Christine M. Cano (Ph.D. Yale University) was an Associate Professor of French with teaching and research interests in modern and contemporary France. An alumna of Smith College, she spent her junior year in Paris (Université Paris-Sorbonne) and was interested in the history of study abroad. She was an accomplished scholar whose contributions to the French studies field on Marcel Proust are remarkable and recognized. She is the author of Proust’s Deadline (University of Illinois Press) which was listed among “Books of Critical Interest” by Critical Inquiry.  She published articles on book reception histories, journalism, and political travel writing. Before joining the Department of Modern Languages and Literatures at Case Western Reserve University, she taught at Bates College and Virginia Tech. She taught a range of language, literature, and culture courses at CWRU, including courses on French cinema and the contemporary novel. From 2015-2021, she served on the national senate of the Phi Beta Kappa honor society.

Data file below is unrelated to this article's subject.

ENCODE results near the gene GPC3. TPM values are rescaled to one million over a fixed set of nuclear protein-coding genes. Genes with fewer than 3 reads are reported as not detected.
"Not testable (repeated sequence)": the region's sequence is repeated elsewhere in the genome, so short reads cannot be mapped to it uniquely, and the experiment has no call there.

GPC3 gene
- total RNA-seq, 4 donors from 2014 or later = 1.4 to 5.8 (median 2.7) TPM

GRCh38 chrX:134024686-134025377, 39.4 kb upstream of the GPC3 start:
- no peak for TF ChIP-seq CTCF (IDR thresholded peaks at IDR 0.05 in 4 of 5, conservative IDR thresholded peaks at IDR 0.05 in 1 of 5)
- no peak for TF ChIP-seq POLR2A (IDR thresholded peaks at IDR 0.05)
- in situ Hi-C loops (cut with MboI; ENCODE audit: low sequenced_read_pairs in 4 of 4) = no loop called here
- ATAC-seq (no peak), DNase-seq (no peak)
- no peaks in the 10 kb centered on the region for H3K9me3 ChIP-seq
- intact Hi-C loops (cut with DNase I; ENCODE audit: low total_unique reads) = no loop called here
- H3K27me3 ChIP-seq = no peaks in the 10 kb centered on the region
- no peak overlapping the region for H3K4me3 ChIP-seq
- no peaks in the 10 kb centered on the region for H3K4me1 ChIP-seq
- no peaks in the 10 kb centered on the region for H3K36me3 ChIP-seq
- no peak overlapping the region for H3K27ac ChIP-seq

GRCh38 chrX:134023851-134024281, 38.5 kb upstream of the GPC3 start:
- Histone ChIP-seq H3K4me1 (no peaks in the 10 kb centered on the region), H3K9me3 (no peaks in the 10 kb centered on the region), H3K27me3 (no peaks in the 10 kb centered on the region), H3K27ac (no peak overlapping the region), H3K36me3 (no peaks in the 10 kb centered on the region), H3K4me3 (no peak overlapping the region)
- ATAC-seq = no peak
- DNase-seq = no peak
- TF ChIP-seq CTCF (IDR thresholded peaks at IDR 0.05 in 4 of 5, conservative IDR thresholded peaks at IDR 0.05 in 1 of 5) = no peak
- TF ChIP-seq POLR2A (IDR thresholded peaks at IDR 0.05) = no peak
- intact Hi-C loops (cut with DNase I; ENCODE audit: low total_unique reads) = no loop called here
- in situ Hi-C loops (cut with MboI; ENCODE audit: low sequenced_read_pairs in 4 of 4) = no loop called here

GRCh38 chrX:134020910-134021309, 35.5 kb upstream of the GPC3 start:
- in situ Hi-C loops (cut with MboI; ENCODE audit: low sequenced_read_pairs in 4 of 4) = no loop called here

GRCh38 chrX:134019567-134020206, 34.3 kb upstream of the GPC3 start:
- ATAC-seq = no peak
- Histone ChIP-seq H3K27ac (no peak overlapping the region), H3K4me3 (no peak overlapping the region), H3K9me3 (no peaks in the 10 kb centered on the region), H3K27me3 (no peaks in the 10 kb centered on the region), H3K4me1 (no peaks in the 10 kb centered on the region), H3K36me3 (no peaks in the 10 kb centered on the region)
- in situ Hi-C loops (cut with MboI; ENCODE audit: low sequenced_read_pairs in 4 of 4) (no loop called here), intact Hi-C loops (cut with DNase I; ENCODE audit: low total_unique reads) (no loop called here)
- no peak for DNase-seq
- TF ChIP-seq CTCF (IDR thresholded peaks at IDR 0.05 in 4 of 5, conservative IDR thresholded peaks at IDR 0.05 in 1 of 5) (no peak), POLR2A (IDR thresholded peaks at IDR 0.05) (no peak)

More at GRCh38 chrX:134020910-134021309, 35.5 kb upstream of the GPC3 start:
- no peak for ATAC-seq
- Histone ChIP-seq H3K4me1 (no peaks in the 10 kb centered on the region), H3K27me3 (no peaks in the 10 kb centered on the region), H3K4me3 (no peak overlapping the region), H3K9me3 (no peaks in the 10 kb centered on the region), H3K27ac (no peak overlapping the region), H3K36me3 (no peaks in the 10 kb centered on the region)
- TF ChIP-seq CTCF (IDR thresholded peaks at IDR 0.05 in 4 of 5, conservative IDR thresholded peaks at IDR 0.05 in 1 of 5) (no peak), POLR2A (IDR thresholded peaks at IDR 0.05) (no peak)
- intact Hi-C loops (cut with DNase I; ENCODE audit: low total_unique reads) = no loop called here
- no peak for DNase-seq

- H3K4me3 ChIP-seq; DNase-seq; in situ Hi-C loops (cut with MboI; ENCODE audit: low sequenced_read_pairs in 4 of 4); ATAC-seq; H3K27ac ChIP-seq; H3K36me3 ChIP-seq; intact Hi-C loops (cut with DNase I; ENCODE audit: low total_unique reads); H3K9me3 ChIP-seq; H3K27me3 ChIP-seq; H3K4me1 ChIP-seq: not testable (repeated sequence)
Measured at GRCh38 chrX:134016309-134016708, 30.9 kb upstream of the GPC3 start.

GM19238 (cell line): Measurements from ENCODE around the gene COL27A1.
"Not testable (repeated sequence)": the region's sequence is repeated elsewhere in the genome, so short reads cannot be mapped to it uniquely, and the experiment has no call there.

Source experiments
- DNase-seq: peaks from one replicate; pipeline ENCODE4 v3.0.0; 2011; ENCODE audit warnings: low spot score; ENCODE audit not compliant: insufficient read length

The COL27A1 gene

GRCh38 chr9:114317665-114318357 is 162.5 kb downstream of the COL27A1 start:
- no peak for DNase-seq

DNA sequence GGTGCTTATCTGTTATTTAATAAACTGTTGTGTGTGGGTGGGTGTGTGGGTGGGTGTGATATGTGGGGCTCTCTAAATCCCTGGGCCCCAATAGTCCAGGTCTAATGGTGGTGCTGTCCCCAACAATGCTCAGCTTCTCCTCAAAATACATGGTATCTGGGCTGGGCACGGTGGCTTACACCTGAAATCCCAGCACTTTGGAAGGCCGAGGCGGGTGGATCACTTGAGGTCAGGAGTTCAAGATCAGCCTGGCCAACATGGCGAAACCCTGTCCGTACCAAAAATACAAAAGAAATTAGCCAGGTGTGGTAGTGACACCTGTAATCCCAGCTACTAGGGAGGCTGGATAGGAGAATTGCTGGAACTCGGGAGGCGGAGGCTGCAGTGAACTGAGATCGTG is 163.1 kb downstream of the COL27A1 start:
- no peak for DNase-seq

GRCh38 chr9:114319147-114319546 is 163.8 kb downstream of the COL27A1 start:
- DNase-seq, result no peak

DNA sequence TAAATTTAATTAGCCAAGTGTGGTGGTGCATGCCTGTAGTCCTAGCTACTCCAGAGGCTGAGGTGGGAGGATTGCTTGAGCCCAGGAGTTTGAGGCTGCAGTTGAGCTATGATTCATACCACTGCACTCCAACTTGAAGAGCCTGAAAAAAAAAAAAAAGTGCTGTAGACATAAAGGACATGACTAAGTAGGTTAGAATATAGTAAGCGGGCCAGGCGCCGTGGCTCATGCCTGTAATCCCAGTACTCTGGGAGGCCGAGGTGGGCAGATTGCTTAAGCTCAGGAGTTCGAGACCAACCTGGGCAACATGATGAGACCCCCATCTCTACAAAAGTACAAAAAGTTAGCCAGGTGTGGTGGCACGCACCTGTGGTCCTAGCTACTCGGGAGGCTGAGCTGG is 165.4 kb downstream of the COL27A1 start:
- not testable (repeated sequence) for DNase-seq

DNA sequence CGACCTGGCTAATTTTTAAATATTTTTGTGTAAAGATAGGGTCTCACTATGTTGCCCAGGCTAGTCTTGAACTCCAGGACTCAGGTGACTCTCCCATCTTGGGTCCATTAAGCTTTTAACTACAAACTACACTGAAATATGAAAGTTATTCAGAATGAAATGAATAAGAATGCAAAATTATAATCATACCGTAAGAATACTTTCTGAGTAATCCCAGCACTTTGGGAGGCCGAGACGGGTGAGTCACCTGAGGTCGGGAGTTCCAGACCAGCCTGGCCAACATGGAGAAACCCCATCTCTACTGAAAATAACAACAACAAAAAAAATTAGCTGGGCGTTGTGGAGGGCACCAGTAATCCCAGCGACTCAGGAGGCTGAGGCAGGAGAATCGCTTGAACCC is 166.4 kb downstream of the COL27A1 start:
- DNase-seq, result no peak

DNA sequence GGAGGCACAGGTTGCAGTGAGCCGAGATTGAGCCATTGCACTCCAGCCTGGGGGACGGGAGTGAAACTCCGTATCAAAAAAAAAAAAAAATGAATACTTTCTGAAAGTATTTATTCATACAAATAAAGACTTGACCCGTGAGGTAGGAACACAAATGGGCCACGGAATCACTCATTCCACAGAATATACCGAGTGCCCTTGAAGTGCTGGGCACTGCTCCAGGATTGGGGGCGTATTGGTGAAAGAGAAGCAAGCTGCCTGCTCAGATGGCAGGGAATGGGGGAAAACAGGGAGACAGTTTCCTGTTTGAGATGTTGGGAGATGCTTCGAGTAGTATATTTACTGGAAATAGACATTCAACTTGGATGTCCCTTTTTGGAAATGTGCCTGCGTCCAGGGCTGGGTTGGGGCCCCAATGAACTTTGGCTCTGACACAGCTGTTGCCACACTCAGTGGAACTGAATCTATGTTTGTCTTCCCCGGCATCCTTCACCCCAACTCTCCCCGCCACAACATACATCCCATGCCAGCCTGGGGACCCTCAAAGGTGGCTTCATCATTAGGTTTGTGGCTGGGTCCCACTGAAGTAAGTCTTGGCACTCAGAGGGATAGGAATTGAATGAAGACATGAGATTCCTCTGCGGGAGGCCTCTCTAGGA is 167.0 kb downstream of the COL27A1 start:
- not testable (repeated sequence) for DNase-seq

Christine’s recent publications included “Daniel Guérin’s The Brown Plague: Reports from Nazi Germany” (Contemporary French Civilization, vol. 45, no. 1, 2020).   An  article on the literary representation of Venice, “Séjours à Venise: Proust et Cocteau” (Bulletin Marcel Proust, no. 72, 2022) was forthcoming at the time of her death.  In addition, she began a research project on the transnational reception of René Clair which was very promising.

Christine was a kind soul who deeply cared about and tirelessly worked for the betterment of the department, the quality of our research, and our students’ advancement. Christine was respectful, polite, and generous. She probably knew more about the by-laws and all the university policies than anyone else and was always willing to share her knowledge and advice. Such knowledge reflected her profound respect for the university’s shared governance values.